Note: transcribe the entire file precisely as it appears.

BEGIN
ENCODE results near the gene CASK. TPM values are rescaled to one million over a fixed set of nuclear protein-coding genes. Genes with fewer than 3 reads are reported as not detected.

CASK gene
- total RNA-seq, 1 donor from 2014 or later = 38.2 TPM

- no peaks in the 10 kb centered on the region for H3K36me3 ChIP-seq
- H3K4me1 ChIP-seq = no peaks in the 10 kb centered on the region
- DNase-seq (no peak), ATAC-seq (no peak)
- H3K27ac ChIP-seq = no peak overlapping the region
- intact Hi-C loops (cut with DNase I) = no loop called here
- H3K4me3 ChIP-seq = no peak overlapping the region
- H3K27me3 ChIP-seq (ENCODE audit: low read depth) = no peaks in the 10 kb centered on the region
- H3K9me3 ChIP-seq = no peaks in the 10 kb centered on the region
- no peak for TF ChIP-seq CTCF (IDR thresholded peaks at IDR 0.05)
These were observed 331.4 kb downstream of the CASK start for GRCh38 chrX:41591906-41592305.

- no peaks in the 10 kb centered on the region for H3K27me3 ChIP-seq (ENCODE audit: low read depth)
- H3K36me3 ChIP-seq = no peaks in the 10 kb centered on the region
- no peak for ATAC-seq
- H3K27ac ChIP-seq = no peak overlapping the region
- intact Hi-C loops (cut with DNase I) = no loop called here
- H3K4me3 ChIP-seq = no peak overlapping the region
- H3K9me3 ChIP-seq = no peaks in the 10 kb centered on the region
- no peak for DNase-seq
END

ENCODE results near the gene CASK. TPM values are rescaled to one million over a fixed set of nuclear protein-coding genes. Genes with fewer than 3 reads are reported as not detected.

CASK gene
- total RNA-seq, 1 donor from 2014 or later = 38.2 TPM

- no peaks in the 10 kb centered on the region for H3K36me3 ChIP-seq
- H3K4me1 ChIP-seq = no peaks in the 10 kb centered on the region
- DNase-seq (no peak), ATAC-seq (no peak)
- H3K27ac ChIP-seq = no peak overlapping the region
- intact Hi-C loops (cut with DNase I) = no loop called here
- H3K4me3 ChIP-seq = no peak overlapping the region
- H3K27me3 ChIP-seq (ENCODE audit: low read depth) = no peaks in the 10 kb centered on the region
- H3K9me3 ChIP-seq = no peaks in the 10 kb centered on the region
- no peak for TF ChIP-seq CTCF (IDR thresholded peaks at IDR 0.05)
These were observed 331.4 kb downstream of the CASK start for GRCh38 chrX:41591906-41592305.

- no peaks in the 10 kb centered on the region for H3K27me3 ChIP-seq (ENCODE audit: low read depth)
- H3K36me3 ChIP-seq = no peaks in the 10 kb centered on the region
- no peak for ATAC-seq
- H3K27ac ChIP-seq = no peak overlapping the region
- intact Hi-C loops (cut with DNase I) = no loop called here
- H3K4me3 ChIP-seq = no peak overlapping the region
- H3K9me3 ChIP-seq = no peaks in the 10 kb centered on the region
- no peak for DNase-seq